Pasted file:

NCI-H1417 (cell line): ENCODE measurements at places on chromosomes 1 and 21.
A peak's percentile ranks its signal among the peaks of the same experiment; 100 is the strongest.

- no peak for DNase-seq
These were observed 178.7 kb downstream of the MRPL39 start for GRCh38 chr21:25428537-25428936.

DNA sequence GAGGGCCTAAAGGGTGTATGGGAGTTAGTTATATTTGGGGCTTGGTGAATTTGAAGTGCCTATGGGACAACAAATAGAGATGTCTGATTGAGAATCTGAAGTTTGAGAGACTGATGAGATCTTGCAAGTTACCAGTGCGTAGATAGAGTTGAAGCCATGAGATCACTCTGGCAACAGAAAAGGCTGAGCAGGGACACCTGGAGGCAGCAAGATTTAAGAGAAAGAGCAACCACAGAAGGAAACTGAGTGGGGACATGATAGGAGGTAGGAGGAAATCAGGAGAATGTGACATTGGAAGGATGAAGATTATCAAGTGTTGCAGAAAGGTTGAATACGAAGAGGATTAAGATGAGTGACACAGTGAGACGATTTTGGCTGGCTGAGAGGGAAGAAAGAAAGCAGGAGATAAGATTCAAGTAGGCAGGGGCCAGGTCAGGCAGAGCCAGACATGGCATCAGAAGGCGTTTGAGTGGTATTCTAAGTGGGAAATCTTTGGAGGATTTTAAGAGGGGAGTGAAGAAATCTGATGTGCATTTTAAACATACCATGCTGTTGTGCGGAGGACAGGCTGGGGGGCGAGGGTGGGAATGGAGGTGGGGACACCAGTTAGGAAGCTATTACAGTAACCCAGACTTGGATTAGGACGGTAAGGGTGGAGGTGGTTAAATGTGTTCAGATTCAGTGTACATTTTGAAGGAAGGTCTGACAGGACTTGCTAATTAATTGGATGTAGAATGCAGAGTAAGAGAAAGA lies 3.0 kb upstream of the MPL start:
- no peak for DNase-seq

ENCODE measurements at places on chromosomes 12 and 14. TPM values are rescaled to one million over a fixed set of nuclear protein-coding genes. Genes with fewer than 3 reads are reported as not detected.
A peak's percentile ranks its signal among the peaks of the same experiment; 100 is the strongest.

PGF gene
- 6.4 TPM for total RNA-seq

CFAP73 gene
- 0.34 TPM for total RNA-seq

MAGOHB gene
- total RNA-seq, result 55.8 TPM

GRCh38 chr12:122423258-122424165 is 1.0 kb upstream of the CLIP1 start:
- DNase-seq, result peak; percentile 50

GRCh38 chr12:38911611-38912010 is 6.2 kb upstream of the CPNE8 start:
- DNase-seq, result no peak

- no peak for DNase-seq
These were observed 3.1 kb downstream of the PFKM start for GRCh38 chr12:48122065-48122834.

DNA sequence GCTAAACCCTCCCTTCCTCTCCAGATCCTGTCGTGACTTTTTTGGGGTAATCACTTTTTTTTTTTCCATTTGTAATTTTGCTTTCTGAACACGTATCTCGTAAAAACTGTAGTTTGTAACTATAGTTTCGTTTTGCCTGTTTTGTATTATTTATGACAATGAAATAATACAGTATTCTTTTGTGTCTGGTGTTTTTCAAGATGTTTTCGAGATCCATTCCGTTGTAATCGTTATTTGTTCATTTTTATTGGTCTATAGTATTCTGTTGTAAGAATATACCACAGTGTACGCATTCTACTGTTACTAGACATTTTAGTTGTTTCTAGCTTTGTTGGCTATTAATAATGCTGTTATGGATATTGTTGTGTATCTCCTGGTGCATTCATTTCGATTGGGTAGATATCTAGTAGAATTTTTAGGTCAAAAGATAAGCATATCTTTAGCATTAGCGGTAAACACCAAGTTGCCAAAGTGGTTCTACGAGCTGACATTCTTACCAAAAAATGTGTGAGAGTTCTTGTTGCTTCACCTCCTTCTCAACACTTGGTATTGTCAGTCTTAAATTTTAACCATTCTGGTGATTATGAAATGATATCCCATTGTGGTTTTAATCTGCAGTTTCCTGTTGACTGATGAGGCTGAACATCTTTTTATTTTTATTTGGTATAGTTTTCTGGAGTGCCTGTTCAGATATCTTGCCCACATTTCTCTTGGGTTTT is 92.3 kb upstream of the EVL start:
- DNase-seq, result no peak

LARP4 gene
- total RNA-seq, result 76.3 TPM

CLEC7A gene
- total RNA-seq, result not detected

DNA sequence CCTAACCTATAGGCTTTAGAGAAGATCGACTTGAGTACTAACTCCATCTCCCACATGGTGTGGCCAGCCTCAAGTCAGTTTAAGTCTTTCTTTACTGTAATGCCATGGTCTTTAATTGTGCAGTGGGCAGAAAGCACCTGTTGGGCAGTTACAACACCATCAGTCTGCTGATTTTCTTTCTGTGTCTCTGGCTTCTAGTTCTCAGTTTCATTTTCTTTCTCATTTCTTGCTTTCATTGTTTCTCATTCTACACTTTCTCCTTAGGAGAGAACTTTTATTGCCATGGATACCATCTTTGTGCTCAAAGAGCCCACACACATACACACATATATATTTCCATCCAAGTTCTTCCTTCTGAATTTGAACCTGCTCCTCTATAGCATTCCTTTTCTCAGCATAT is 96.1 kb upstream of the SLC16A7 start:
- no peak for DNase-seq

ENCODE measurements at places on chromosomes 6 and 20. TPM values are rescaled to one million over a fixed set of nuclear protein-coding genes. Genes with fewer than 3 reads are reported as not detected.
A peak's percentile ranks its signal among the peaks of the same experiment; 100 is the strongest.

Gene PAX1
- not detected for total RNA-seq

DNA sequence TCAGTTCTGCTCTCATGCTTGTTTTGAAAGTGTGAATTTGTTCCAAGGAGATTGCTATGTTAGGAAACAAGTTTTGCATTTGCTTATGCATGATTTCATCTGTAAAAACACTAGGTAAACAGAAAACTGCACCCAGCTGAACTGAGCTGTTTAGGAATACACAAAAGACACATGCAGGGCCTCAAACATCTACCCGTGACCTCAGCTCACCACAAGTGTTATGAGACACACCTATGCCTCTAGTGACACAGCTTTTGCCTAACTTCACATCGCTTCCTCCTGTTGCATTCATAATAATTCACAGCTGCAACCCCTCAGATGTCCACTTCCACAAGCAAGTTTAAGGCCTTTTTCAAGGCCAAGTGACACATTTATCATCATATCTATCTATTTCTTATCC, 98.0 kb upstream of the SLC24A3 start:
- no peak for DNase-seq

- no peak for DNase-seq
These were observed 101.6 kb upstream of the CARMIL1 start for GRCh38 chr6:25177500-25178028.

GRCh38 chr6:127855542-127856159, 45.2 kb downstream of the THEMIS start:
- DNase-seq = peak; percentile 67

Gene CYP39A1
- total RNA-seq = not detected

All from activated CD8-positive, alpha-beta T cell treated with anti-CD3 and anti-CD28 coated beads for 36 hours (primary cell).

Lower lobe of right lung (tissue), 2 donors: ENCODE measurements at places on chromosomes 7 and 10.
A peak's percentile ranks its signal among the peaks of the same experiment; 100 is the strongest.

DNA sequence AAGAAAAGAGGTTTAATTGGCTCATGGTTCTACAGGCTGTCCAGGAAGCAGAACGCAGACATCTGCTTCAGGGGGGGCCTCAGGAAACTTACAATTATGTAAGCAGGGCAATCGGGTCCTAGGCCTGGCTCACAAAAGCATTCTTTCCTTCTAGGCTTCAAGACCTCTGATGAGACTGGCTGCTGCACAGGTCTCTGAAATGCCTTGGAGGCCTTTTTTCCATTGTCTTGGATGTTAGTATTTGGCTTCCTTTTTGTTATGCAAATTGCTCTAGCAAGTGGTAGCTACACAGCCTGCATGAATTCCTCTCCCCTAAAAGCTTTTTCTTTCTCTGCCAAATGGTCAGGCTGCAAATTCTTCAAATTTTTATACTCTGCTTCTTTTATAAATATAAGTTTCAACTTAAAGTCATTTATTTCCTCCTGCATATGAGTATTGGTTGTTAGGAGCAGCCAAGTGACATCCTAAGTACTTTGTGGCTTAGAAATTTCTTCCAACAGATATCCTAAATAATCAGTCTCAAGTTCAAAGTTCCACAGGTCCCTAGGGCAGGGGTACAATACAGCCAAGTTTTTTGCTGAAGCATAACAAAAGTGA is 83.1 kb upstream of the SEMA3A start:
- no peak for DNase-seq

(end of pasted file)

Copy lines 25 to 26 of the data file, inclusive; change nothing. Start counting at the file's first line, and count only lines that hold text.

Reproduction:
CLEC7A gene
- total RNA-seq, result not detected